I'm having fun pouring over plans for cabin type homes online with a family friend from Wyoming, Malamute Bill, who builds them, and has been a wealth of knowledge. I know the whole project, start to finish, paying cash as I go, may take a few years. I am as excited as a kid. I already have the kitchen I like in mind, one room for cooking and eating, compact, yet with enough room to create while those I love gather round. One living area, not 3, and 1 or two small bedrooms, not 4. Of course a basement to use for food storage and root cellar and a place to hang up a saddle. The shop? Well it will probably be bigger than the house :-) It may just be a weekend home for a while, as I will likely continue to live near the city for work, but it's a plan. Something I can hope for now. When it's done it will be paid for, no mortgage, modest taxes. No cows, but a garden and perhaps enough room to whitetail hunt without getting in the truck. I've only had the Range a few years and it's much bigger than I need, with a "mother in law" set up that I'd thought my Dad would live in, and a kitchen big enough to hold a Summit Meeting in. Yes, it definitely is too large for one person, but at the time it was what I needed. Big enough for Dad to live with me, close enough to the city to get to work in 45 minutes. Walls stripped and dry walled over many a long evening (and several bottles of Guinness), my favorite art on the walls; the big Bev Doolittle painting I spent a small fortune on in my family room. Many evenings in which I enjoyed the spacious rooms, the corners filled with little things I love from places I've flown or lived.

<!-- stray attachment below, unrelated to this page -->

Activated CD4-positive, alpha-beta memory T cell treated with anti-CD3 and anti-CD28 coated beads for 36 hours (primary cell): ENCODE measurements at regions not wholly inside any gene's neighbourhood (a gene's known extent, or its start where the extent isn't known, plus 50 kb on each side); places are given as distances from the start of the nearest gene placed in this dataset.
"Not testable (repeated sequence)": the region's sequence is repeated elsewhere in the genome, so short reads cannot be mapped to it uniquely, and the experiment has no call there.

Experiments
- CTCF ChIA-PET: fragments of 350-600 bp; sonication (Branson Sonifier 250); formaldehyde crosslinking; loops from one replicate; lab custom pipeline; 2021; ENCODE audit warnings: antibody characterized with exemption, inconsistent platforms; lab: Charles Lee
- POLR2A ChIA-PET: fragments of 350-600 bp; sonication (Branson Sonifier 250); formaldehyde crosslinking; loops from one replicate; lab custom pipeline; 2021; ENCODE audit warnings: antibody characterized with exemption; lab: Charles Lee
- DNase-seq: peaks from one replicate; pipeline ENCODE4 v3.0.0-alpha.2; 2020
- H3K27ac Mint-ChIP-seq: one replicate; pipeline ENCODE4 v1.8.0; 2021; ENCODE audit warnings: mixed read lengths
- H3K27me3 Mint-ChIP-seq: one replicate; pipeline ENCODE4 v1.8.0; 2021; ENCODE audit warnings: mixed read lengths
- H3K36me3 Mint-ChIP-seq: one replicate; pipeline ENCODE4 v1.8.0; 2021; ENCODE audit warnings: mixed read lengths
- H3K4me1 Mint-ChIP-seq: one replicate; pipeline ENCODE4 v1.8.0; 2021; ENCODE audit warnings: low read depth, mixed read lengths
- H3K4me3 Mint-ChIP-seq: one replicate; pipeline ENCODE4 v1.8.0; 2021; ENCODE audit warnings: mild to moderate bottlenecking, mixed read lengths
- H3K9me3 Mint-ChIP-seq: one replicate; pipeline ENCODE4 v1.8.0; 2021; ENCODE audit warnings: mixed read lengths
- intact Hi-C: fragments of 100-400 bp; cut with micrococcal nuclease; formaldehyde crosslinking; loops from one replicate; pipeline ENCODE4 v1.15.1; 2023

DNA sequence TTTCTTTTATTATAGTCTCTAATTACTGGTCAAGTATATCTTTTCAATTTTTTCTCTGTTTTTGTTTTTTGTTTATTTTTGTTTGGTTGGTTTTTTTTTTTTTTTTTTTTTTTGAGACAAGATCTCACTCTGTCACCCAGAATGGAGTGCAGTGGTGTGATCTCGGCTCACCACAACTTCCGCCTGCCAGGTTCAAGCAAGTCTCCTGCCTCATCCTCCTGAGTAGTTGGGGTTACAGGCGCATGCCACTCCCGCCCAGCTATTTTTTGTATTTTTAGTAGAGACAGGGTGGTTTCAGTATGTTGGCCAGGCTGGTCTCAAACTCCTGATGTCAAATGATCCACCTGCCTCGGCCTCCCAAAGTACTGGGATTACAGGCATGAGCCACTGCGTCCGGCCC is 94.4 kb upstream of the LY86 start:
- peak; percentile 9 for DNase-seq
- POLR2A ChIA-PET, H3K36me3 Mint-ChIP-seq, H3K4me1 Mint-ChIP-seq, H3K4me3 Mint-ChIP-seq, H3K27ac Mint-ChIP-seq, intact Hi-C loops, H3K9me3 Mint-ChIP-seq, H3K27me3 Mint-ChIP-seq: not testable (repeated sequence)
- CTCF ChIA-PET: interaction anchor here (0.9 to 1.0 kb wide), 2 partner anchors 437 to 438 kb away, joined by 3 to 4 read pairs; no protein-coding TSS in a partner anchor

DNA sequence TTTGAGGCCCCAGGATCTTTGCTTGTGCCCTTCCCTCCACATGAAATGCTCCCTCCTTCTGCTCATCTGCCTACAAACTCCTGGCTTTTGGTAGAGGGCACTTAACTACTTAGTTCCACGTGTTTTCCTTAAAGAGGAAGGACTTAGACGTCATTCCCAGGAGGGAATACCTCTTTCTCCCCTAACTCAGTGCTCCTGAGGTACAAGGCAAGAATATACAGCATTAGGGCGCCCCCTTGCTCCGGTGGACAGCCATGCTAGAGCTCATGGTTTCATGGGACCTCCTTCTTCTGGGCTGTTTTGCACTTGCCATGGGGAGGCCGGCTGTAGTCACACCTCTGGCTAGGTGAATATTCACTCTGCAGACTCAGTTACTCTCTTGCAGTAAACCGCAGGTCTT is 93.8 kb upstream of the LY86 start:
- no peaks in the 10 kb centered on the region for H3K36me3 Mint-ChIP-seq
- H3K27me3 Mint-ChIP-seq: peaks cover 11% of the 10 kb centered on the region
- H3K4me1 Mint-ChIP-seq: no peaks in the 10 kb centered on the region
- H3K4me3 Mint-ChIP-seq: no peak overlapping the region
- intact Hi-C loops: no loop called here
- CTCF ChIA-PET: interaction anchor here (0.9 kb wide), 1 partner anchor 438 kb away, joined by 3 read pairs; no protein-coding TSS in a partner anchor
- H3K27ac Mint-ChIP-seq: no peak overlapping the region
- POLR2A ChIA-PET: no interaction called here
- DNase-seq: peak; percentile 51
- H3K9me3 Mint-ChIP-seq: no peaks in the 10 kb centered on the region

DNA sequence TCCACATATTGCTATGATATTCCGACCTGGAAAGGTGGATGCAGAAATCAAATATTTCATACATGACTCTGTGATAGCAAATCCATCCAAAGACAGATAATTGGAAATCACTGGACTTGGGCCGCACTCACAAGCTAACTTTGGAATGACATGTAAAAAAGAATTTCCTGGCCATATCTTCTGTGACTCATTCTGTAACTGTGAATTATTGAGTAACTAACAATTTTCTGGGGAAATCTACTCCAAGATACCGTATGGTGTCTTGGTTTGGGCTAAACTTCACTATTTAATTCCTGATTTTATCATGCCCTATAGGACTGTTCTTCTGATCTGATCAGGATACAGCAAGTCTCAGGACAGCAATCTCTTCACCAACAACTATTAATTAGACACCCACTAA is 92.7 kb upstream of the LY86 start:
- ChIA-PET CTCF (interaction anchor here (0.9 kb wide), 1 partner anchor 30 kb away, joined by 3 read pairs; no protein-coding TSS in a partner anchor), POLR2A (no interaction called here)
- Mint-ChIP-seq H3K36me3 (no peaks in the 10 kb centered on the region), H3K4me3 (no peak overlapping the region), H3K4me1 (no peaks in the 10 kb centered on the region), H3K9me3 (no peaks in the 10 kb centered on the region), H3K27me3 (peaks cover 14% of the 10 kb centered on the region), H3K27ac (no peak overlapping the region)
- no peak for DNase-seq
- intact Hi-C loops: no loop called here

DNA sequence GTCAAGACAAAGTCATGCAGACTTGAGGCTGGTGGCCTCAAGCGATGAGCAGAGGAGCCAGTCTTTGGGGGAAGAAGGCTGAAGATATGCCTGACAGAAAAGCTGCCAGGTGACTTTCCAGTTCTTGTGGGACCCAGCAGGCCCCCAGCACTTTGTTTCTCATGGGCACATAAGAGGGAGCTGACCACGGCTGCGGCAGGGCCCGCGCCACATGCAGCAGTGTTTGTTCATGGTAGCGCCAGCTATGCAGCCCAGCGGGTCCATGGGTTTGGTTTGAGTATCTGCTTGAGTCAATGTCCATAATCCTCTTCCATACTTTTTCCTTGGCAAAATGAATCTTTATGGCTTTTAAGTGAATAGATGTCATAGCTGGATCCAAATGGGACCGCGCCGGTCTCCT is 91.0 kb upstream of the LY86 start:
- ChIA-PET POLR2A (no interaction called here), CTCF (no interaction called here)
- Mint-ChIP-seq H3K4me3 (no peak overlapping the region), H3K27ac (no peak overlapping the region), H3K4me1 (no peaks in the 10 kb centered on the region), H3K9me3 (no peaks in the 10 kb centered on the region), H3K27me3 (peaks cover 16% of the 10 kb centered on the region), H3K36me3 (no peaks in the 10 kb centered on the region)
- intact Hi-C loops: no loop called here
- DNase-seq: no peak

There's been some great times here while my friends gathered round while I cooked an extravaganza of food and we talked and laughed. Evenings walking through the cornfields behind this little burg, Barkley going full point on a undetected bread crust I'd tossed out for the ducks, the sky a perfect prayer of blue that mirrors the blue of the pond.